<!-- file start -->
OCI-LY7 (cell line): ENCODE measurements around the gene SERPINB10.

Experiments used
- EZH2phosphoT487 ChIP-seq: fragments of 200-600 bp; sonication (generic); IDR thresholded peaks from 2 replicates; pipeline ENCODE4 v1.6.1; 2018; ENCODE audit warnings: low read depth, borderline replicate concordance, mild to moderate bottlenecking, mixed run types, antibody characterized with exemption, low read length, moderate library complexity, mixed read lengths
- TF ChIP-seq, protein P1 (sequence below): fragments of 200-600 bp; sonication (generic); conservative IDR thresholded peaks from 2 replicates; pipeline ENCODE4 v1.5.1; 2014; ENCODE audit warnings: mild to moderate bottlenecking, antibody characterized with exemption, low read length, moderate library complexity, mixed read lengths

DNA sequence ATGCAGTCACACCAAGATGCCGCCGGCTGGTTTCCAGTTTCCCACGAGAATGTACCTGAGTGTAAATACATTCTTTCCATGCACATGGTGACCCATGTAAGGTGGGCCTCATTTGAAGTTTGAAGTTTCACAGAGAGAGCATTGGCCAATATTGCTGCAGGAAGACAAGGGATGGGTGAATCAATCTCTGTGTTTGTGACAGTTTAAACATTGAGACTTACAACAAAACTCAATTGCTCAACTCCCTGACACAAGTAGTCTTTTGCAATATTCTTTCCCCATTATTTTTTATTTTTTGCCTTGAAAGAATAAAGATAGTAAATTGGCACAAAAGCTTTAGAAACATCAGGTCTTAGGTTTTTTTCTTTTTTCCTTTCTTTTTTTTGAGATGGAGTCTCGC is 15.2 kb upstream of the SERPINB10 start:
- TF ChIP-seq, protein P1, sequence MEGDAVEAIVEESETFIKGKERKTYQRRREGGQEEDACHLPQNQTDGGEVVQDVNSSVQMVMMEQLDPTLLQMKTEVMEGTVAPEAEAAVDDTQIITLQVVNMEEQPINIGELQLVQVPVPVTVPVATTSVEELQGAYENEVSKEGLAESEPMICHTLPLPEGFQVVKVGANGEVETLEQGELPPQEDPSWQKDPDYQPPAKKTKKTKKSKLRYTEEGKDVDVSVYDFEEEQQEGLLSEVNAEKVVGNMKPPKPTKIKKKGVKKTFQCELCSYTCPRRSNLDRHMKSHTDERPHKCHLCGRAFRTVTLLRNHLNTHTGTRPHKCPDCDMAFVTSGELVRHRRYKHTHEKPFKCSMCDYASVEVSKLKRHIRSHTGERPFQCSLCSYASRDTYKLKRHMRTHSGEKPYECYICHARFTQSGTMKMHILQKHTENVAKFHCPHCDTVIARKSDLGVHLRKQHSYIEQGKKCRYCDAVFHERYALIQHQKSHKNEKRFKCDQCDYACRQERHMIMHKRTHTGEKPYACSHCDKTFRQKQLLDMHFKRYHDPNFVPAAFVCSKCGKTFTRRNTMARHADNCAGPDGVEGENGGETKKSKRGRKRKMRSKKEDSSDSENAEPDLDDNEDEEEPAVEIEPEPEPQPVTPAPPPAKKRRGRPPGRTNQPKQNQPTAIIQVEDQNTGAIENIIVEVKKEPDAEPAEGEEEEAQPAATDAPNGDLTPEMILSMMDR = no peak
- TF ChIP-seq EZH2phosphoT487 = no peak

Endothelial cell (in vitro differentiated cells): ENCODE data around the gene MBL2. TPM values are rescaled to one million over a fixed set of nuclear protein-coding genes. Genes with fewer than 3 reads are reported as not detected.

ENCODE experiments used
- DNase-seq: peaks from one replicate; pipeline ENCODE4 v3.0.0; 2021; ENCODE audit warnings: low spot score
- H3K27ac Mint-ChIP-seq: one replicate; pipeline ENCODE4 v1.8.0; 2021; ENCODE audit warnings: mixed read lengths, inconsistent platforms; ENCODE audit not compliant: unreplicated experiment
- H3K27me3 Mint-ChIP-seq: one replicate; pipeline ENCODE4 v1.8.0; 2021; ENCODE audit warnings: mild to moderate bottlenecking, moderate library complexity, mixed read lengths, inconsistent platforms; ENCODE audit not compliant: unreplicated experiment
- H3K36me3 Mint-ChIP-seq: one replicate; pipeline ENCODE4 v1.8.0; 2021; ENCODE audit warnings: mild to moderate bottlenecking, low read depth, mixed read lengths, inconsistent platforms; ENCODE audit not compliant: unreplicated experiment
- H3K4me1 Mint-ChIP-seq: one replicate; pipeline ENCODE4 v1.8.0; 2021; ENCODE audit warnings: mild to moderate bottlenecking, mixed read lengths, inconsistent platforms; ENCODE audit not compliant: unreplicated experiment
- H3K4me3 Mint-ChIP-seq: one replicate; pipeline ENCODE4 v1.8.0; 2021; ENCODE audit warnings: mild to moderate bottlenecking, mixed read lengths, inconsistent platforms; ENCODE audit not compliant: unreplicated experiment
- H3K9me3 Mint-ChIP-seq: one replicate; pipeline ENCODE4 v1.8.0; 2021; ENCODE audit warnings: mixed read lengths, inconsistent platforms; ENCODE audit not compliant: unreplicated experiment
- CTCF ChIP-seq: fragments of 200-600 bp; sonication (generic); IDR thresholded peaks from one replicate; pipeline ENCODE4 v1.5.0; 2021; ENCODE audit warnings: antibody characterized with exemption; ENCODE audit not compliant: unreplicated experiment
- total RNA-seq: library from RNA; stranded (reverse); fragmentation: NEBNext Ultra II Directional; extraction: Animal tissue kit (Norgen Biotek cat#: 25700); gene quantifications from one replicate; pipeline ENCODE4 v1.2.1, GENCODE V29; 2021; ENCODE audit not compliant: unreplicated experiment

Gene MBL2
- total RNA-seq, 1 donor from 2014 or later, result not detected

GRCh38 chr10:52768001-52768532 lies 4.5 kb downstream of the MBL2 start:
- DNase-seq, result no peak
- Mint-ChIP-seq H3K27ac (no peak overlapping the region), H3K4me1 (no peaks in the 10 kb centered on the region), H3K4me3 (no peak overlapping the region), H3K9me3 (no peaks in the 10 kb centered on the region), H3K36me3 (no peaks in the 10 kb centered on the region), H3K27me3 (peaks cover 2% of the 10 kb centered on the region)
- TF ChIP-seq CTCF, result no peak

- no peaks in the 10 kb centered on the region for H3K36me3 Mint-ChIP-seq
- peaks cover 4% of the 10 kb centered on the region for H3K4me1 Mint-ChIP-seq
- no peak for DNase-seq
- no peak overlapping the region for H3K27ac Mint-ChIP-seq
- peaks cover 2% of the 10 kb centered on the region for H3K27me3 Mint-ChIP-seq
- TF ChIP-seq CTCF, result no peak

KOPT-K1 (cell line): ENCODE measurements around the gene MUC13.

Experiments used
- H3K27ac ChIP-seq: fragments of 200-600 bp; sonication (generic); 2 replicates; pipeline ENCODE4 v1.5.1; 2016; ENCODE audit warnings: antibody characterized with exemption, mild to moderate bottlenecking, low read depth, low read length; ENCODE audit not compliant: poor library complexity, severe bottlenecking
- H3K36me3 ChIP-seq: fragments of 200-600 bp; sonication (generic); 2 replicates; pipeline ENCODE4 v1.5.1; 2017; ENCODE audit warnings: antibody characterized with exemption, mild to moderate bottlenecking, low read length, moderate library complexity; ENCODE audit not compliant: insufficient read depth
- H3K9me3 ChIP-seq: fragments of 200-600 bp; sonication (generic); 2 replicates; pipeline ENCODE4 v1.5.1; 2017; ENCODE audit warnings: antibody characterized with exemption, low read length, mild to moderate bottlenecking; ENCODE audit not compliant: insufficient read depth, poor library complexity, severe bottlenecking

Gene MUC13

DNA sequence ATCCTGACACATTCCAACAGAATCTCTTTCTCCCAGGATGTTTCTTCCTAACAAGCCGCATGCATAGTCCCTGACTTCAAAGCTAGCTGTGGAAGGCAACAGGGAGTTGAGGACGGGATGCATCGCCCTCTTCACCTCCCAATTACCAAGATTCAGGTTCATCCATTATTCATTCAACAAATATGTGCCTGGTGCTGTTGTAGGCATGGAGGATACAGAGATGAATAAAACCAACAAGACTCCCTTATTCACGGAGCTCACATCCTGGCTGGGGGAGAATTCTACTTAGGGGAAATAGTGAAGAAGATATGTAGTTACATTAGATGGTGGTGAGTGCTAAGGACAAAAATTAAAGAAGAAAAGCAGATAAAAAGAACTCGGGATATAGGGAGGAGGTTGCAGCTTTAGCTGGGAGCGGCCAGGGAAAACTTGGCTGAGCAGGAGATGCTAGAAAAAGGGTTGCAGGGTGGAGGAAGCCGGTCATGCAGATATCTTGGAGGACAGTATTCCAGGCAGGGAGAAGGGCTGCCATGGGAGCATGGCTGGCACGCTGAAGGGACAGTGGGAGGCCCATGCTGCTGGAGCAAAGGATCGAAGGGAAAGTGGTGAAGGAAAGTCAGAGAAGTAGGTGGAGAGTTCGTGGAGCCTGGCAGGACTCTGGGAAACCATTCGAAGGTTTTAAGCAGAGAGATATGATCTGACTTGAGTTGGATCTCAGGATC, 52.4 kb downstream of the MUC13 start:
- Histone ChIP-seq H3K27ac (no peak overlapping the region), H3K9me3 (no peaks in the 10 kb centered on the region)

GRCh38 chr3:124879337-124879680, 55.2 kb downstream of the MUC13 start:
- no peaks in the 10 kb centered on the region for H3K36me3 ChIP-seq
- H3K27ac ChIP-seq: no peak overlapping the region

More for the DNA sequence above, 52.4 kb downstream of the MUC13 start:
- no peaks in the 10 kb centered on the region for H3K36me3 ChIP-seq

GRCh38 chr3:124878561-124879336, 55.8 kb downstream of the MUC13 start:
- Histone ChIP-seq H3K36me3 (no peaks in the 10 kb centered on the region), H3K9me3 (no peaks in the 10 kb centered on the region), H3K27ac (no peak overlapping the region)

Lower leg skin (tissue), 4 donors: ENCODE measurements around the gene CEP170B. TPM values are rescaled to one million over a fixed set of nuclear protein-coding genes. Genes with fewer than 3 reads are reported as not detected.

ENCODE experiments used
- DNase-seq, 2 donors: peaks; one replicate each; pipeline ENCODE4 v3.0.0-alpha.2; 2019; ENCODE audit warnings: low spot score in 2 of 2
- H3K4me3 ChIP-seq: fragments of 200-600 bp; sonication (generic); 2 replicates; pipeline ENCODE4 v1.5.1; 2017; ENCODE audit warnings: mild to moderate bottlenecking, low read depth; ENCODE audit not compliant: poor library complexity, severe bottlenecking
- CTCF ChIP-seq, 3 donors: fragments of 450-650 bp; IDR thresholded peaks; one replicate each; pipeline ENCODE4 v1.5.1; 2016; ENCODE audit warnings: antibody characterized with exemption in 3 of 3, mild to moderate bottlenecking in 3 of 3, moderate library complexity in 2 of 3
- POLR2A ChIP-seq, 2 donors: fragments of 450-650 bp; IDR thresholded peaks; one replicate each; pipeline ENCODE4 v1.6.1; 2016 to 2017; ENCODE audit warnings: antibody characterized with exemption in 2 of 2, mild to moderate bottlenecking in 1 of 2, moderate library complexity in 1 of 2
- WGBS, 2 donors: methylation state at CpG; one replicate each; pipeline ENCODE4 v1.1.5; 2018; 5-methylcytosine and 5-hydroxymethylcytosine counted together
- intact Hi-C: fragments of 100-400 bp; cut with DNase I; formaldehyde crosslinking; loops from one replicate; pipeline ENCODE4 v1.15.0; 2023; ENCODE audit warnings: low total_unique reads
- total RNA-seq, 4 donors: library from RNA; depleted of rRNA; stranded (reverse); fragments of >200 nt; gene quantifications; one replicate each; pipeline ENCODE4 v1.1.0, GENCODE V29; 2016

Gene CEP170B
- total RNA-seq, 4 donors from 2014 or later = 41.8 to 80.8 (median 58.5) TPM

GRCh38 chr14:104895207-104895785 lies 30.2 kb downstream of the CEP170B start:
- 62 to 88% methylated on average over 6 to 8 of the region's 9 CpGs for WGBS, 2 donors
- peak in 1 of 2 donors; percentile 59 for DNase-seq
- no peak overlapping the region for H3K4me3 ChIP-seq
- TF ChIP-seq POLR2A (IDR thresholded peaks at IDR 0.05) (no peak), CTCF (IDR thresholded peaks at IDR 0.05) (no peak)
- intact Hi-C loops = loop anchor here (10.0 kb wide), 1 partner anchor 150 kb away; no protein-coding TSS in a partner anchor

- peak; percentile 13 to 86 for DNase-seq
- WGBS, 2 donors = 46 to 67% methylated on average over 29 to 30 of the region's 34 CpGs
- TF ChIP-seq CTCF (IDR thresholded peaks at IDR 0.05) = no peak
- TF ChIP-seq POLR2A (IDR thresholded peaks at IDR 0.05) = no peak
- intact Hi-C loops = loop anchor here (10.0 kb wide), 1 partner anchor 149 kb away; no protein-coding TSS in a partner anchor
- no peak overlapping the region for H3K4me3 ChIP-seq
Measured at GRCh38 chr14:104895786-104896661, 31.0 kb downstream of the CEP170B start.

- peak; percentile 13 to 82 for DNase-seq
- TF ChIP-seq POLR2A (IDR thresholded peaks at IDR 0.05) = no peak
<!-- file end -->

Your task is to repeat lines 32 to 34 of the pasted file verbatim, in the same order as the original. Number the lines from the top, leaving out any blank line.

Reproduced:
Experiments used
- H3K27ac ChIP-seq: fragments of 200-600 bp; sonication (generic); 2 replicates; pipeline ENCODE4 v1.5.1; 2016; ENCODE audit warnings: antibody characterized with exemption, mild to moderate bottlenecking, low read depth, low read length; ENCODE audit not compliant: poor library complexity, severe bottlenecking
- H3K36me3 ChIP-seq: fragments of 200-600 bp; sonication (generic); 2 replicates; pipeline ENCODE4 v1.5.1; 2017; ENCODE audit warnings: antibody characterized with exemption, mild to moderate bottlenecking, low read length, moderate library complexity; ENCODE audit not compliant: insufficient read depth